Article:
It makes me really happy to see Africans especially women, breaking stereotypes and succeeding in business. This is one of the reasons I decided to start a blog. But I was so busy last week with a translation project that I didn’t get a chance to think what to write about next. I like doing the interviews like the one I did on Hidden Voices and I do have another one lined with a Ugandan lady who’s doing some extraordinary work in East Africa. But for today I’m kinda happy because Handbag Designer101 said they’d like to feature me and sent me some questions to answer in preparation. Going through the questions really took me down memory lane. I laughed a little (actually a lot), as I reminisced the days when I was still flapping around in “idea land” trying to think what on earth I could do apart from work. I remembered how one time after I had decided to try bag-making, I was so frustrated that I couldn’t find any sewing contractors willing to work with someone just starting out. Everyone I contacted said they weren’t interested in producing small quantities. At the height of frustration that day, I hopped on the internet and ended up in Europe!
I couldn’t afford to make large quantities and didn’t want to either. I think I more or less expected the bags to NOT be exactly what I wanted and was prepared to live with that. Actually, what I was really worried about was the quality. I’m almost fanatical about finishing. In the end I decided not to use one of my better designs and instead sent a sample bag that I had used to have my first bag pattern made – which had proved to be a disaster.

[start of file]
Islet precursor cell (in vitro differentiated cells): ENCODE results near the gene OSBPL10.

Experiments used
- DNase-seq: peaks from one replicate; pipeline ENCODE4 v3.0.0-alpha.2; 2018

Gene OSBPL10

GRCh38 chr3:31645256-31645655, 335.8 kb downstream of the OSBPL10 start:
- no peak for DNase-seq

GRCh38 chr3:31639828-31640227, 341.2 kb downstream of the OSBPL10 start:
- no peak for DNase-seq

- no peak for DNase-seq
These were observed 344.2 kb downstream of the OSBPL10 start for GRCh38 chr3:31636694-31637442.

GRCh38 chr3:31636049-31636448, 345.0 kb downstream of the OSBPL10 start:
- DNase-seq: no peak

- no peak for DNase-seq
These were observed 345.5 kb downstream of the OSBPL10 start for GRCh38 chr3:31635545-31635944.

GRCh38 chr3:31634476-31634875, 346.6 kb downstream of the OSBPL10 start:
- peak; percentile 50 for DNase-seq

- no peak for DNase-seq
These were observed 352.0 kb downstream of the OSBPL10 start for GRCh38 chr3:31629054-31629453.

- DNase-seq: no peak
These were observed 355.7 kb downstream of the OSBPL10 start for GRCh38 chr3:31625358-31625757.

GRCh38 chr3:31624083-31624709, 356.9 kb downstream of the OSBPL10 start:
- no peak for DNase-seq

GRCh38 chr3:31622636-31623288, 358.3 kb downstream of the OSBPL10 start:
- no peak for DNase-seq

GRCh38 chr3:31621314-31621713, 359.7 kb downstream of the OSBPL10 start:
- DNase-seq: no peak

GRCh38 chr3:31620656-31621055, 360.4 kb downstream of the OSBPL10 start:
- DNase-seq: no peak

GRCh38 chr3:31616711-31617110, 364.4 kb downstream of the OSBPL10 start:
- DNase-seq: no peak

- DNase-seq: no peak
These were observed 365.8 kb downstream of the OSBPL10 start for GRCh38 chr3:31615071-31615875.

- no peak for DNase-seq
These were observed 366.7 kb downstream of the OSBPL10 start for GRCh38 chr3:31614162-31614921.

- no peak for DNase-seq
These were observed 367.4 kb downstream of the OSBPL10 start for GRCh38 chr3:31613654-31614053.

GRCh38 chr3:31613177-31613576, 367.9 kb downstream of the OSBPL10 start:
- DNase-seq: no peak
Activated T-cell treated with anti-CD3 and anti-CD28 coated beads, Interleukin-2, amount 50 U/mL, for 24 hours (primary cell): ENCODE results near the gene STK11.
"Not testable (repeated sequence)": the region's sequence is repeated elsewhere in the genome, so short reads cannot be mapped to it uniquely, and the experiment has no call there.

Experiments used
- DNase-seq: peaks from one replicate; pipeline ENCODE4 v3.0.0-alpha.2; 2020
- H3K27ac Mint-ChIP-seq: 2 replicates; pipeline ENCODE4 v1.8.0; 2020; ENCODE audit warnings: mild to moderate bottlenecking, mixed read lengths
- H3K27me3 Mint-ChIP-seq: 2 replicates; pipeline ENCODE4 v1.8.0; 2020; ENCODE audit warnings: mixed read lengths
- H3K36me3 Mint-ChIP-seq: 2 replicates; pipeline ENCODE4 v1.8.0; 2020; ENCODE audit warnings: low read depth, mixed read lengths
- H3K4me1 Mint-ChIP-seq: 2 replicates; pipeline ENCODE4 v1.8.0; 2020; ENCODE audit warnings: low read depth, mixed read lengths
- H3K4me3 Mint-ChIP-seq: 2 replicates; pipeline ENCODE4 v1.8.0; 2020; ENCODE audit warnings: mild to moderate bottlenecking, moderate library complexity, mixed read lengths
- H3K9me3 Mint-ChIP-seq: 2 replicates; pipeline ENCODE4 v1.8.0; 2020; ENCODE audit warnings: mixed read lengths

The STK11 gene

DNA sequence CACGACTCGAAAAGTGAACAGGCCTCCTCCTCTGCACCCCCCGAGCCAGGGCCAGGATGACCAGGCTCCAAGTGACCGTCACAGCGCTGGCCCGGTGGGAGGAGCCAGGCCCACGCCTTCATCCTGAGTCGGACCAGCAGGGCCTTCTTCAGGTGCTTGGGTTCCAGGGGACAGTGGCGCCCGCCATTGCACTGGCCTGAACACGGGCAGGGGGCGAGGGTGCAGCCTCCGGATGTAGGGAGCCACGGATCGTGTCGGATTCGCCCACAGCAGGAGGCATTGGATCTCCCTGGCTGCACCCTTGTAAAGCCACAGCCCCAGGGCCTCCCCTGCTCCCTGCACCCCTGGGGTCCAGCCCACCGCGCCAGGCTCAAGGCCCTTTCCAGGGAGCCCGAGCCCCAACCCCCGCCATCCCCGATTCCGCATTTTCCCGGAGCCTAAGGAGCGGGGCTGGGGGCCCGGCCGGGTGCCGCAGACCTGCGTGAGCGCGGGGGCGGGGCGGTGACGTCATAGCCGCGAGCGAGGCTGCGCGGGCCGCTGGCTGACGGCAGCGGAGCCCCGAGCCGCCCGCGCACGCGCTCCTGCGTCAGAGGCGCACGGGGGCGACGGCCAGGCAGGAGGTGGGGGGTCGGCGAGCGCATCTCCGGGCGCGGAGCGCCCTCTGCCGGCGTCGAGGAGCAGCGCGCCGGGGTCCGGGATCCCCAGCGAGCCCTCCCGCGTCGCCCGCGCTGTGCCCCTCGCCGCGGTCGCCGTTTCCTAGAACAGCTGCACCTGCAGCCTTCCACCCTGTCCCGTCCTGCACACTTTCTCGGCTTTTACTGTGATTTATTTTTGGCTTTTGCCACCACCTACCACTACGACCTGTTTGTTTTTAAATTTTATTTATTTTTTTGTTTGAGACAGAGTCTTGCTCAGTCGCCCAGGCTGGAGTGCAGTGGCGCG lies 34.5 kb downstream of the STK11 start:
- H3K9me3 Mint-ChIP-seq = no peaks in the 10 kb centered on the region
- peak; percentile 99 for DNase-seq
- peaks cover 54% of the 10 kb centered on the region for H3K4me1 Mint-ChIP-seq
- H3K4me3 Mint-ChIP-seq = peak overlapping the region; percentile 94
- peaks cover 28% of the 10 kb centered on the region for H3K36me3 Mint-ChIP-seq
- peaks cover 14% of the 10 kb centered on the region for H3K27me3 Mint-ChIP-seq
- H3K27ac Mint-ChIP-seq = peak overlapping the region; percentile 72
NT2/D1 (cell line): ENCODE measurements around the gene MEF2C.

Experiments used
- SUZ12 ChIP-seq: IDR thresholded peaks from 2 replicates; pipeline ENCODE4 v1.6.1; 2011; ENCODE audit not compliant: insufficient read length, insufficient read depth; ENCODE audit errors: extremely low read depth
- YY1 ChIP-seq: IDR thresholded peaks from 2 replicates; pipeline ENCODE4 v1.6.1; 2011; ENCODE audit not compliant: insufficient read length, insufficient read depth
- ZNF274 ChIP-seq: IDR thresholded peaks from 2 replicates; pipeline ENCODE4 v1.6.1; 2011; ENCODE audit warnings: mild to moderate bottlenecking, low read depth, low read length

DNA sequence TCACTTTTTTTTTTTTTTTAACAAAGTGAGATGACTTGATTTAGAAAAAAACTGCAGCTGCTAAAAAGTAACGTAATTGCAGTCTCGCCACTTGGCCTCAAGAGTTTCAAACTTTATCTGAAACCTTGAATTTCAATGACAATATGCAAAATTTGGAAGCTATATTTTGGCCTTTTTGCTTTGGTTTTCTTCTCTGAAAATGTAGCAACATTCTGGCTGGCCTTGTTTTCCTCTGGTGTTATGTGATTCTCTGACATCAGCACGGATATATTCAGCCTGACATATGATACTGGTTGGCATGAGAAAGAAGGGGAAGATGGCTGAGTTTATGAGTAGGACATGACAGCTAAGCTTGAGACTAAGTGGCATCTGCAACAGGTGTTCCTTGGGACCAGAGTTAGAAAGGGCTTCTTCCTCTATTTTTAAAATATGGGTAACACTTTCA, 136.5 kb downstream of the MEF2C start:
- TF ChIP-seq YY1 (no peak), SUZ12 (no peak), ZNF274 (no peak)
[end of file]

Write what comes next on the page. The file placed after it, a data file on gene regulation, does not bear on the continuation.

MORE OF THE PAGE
Wasn’t I scared about them not making the bags right or even worse, being cheated? Of course I was but I had done everything I knew to do (which at the time was almost zero) to find someone, anyone, to produce them. I didn’t even know I had to provide technical sketches of the bags. I could barely draw a circle. You see, all this happened just after I had taken the radical decision that rather than just SELL bags, I would start to DESIGN bags. (Read the full story here). Well, I later learned that designing the bags was just the beginning of the process. I still had to select the fabrics and leathers, lining, zippers, handles and other bag components AND send these to the sewing contractors – and all this to Bulgaria. Yes, you heard me, BULGARIA!. I had to plead for mercy to get them to agree to make the bags since initially they too told me that their minimum order was 1,000 pieces. I wanted only about 30!
Eventually they said yes, but by that time I had developed cold feet and all the concerns I mentioned earlier came flooding back. I found myself rehearsing all the what ifs and this, to the point that I decided maybe I should just forget the whole thing. I mean after all, I had absolutely no contacts in Bulgaria and knew nothing about the country and to be very honest with myself (and you), I had absolutely no idea what I was doing going all the way to Eastern Europe to make bags! But I did have ONE thing that stood in my favor. You see, I had a dream that wouldn’t die. And when you have a dream…